End the silence of domestic violence
By Adebola Aduwo
‘I just assumed it was one of those things that comes with being female.’
Adebola Aduwo spent time speaking to women in Nigeria about their experiences of gender-based violence for this year’s 16 Days of Activism campaign. The theme for 2018 is #HearMeToo, highlighting the urgent need to counter the silence that has veiled the issue of violence against women for too long. In the spirit of speaking up for women, but also of listening to and empowering women, we share more of the stories that Adebola recorded.
*Please note that this article contains stories of a sensitive and potentially triggering nature about sexual violence and abuse.*
- ” When I was 12, I ran into my friend on my way home. We talked about university life, something my parents were never in the mood to discuss. I found the conversation quite interesting. He asked we go inside instead of standing in the sun. I didn’t see anything wrong with that. We went inside his house, I sat down and he went to lock the door. I became uncomfortable instantly and told him I had something I needed to quickly pick up for my mum. He refused to let me go and instead, forced himself on me. I was in pains for one week. I tried so hard to hide it but my walking posture was different. After that day, he kept on blackmailing me to come have sex with him on the grounds that he would tell everyone if I refused. That went on for about 2 years until my family moved to another estate. I couldn’t report because I was scared people would blame me for it. My mom would have made noise about it. We lived in a small quiet estate. The story would have gone round and everyone would have been referring to me as the girl that was raped. Mothers would have prevented their children from playing with me. People would have passed and pointed accusing fingers at me. Back then, nobody spoke up for sexually abused victims instead they were blamed and dragged in the mud. I couldn’t ruin my childhood. My best option was to keep quiet.”- Survivor, 23.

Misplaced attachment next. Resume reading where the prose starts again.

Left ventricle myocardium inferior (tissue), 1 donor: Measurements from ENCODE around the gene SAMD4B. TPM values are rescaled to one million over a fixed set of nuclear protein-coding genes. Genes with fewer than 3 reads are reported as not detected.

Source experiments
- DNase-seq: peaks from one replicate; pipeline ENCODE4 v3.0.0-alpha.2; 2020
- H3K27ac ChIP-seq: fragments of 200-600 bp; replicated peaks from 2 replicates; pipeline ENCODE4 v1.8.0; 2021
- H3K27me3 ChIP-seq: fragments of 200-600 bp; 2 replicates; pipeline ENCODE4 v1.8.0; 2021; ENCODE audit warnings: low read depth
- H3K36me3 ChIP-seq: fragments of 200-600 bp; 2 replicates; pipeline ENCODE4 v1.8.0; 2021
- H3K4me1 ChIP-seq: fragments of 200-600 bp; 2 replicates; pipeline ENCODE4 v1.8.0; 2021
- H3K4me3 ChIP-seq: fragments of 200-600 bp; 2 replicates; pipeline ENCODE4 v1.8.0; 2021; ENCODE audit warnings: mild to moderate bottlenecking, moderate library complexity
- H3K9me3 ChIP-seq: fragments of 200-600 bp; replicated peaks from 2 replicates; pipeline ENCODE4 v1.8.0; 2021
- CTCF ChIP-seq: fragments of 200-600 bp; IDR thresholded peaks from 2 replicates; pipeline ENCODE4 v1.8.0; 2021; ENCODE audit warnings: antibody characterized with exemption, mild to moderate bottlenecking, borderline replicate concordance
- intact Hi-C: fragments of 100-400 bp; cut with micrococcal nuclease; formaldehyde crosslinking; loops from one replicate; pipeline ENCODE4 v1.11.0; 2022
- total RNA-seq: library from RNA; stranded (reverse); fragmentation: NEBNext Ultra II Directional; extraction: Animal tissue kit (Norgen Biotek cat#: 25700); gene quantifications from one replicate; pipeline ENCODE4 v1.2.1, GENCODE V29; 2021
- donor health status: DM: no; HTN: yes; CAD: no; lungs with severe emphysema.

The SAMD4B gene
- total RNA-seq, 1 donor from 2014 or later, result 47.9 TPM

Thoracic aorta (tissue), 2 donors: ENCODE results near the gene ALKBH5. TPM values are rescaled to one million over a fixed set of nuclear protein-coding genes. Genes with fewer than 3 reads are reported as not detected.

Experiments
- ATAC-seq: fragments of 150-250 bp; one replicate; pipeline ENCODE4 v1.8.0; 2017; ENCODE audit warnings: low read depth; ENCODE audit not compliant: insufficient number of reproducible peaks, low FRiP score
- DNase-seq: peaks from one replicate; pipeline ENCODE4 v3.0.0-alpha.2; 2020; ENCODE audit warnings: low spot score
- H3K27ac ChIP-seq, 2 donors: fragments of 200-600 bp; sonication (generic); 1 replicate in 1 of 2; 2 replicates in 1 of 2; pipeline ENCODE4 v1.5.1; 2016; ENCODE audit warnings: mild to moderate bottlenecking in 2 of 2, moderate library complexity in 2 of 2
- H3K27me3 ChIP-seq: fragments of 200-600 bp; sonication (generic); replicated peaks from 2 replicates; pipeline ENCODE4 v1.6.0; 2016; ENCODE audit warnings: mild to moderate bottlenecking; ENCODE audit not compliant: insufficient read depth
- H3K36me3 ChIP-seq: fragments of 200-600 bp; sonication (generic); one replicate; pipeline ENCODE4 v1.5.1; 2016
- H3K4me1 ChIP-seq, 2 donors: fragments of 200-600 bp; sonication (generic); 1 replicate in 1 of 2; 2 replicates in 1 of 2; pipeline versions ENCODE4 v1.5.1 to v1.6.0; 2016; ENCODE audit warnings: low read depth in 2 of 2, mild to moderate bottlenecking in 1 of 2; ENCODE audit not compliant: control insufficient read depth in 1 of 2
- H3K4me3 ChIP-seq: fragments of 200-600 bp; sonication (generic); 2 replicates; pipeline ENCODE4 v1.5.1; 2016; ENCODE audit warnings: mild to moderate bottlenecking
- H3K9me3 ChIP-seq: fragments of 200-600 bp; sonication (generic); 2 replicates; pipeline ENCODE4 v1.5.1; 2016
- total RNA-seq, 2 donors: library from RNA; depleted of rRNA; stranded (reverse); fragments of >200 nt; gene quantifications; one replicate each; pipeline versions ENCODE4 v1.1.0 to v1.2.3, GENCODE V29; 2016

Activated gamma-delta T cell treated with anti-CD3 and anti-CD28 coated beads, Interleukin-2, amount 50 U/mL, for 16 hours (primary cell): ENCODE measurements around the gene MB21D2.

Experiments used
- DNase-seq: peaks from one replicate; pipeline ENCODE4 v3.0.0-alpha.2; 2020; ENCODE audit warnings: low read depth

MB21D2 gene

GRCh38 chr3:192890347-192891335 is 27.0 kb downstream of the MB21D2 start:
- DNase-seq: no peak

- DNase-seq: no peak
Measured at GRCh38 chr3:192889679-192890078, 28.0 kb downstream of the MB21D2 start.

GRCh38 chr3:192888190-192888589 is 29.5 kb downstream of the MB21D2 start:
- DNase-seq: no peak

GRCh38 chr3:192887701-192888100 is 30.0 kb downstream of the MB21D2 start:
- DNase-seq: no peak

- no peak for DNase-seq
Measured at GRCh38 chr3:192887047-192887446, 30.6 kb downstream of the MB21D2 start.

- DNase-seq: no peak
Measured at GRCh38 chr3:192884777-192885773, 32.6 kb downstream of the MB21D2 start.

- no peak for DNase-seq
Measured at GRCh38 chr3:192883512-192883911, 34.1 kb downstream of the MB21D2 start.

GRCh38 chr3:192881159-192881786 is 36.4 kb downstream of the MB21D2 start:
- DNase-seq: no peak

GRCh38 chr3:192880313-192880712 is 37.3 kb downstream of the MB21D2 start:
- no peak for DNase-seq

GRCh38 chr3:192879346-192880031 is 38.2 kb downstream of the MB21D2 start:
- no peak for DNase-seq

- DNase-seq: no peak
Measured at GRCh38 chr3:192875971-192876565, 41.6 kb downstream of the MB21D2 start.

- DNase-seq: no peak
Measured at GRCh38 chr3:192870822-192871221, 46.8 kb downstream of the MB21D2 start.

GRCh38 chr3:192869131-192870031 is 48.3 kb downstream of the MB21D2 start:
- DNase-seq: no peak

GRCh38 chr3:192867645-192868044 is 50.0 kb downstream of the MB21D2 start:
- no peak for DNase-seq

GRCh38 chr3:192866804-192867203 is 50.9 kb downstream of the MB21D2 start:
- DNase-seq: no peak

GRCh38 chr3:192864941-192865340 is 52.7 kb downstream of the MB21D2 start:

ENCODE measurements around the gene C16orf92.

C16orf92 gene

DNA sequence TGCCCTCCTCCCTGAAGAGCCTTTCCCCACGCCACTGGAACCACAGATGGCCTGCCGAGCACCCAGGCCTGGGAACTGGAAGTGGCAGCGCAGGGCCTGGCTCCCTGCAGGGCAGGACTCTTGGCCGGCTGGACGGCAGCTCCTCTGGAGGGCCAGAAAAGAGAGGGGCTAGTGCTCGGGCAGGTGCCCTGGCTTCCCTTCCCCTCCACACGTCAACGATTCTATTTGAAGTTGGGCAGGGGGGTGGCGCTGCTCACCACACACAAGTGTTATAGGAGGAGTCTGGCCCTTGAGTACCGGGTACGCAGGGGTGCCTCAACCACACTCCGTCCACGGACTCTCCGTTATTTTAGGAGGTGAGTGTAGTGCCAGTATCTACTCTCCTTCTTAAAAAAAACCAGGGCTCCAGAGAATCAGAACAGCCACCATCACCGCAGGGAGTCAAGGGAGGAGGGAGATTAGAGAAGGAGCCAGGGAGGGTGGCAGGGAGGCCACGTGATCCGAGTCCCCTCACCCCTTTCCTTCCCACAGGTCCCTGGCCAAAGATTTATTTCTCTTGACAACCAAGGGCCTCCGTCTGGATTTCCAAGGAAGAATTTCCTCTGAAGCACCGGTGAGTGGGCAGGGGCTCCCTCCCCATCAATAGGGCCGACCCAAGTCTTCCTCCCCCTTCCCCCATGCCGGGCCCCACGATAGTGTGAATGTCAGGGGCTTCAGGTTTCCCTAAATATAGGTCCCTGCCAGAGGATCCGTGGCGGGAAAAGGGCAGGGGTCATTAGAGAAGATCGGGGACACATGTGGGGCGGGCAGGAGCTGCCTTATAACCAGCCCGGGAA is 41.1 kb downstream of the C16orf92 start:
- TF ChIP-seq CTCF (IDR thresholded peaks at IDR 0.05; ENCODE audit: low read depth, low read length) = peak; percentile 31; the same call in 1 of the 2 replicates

- “He was in town and didn’t have anywhere to stay for the night, so I accommodated him in my apartment. He took my virginity. His mum was the inspector of police; the case wouldn’t have scaled through if I had reported.” – Survivor, 22.
- “It happened when I was 3, 5, 10 and 16. I was sexually abused by my neighbour, friend, senior colleague and the landlord’s driver. At first, I didn’t speak up about it because I was too young to understand what was going on. Later on, I felt ashamed. I just assumed it was one of those things that came with being female. At first, I repressed them into my subconscious so I never really thought about them. I didn’t even see it as that big of a deal. After getting to know my current partner, I finally opened up and realised the wounds were still fresh. With his help, I’m slowly healing and overcoming.” – Survivor, 23.
- “I went to visit a friend. We’ve had what I considered a cordial relationship so I felt the possibility of rape was remote. And he said he couldn’t come to the first place I proposed for us to meet up because of his very tight work schedule. We were having a great time until he started running his hands through my legs. I shoved him aside and told him clearly that I wasn’t in for that. I immediately started putting my things together to leave. The next thing that happened shocked me. He pounced on me and started trying to have his way. His mood totally changed. You could see that beastly look on his face and that resolution to have me by all means. I kept on begging and pleading and cursing. Of course, my strength was nowhere compared to his, so the struggle I put up was of no effect. I managed to pull myself out from his grip and ran into the bathroom but couldn’t lock the door before he ran in again. He dragged me out. My underwear was totally torn. I even pleaded with the fact that I’m a virgin. And I truly am. The thought of having my first experience through rape was unimaginable for me. After what seemed like an eternity, he managed to fix his penis somewhere in between my thighs since I clamped up my vagina really tight. He stayed in that position and kept on humping on me. I was so disgusted. I’m grateful that he didn’t exactly penetrate me. I had always felt that the rape thing won’t happen to me till that day. It messed with my mental health for a bit. I’m over it now.” – Survivor, 25.